Tai Chi Class

Welcome to WholenessInMotion. Tai chi is a whole body and mind exercise that combines meditation, martial art and health tonic in one. This particular form is the Yang style, 37 posture short form as taught by Prof. Cheng Man-ch'ing. This fascinating and intricate exercise has many benefits and just about anyone can practice it.

Take a look at this site and consider the study of relaxation and how it can benefit you in your daily life. I look forward to working with you. Tom Daly


Tai Chi Chuan – A Meaningful Activity or an Activity with Meaning?

Posted By Tom Daly on April 25th, 2016

Tai Chi Chuan – A Meaningful Activity or an Activity with Meaning?

Is the value in tai chi the meaning you bring to it? Or is it meaningful by virtue of the experience that happens as you participate.

I think of a friend of mine, Ted, who clearly feels his time is best spent with activities that HAVE meaning.  Teaching, protesting, volunteerism, making money so you can support a worthy cause, and so forth.  All of these have meaning and some activities carry the meaning along with them.

The other end of spectrum is that meaning arrives purely from being IN the activity itself and bursts forth out of the activity.  Some of these may appear to be a waste of time.  Meditating, balancing the checkbook, watching a silly TV show, reading a book for pleasure on the beach, hangin’ out in a bar, or just lying on the beach (no book in sight, just getting a tan).

Tai chi crosses both areas. In one sense, it is good for health, may promote a community of likeminded individuals, may give you a martial art, or a sense of relaxation and centeredness that balances out the rest of your life.  You now have a practice that brings something meaningful that you want in life. In this regard, it has meaning. External meaning. You read about it, or a friend tells you of the benefits and you want that in your life.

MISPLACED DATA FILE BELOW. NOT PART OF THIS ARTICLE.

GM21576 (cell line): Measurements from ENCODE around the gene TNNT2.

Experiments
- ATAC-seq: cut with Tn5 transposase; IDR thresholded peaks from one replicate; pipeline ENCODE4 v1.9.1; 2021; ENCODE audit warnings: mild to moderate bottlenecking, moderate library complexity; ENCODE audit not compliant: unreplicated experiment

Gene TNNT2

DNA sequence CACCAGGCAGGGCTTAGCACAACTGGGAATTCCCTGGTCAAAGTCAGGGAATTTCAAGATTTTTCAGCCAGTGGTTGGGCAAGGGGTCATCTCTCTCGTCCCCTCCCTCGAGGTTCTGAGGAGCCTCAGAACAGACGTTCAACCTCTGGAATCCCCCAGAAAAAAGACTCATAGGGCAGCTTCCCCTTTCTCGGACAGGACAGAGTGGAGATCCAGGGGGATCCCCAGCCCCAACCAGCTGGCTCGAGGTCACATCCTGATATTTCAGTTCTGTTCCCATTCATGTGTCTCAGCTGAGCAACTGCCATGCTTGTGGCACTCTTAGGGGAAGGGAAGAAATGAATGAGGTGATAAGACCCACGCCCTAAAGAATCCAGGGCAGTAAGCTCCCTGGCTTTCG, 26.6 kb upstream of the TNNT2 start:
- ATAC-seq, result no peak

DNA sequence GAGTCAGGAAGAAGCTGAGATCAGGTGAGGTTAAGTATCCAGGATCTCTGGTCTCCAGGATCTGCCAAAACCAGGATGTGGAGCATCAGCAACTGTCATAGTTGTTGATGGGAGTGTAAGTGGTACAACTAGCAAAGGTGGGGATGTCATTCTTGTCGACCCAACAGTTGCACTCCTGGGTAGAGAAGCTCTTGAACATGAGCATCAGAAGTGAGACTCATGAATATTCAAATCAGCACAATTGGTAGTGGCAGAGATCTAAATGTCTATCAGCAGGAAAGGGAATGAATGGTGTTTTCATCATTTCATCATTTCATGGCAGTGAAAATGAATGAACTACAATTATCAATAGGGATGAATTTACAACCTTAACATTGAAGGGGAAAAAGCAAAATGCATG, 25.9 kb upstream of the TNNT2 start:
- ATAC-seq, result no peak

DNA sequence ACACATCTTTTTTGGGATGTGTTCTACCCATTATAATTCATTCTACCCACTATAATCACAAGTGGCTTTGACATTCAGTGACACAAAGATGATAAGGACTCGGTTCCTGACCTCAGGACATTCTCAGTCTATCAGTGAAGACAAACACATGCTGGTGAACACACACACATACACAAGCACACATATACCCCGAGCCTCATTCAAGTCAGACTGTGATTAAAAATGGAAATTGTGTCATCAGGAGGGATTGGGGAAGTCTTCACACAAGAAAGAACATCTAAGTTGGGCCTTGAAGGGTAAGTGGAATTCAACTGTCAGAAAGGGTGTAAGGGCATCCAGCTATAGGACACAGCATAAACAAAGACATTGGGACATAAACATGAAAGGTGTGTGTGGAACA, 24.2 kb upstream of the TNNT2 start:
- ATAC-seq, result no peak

Or it is just there and you participate to see what happens next.  No intrinsic meaning. Just because. Curiosity. And whatever happens happens. No manipulation, no fantasy, no desire to prove yourself or compare yourself to others. Following for the sake of following. Tai chi reveals itself to you. In this regard, it has meaning. Internal meaning. You don’t know all that much about it, but through the process of working on it, it brings some unexpected benefit to your life.

Of course, tai chi is both.  One can get in the way of the other. Or one can encourage the other.

The external approach can lead to fantasy; the internal approach can lead to self indulgence.

The external approach can motivate; the internal approach can be a deeply satisfying work of creativity.

So I often wonder why you (or I) practice tai chi.


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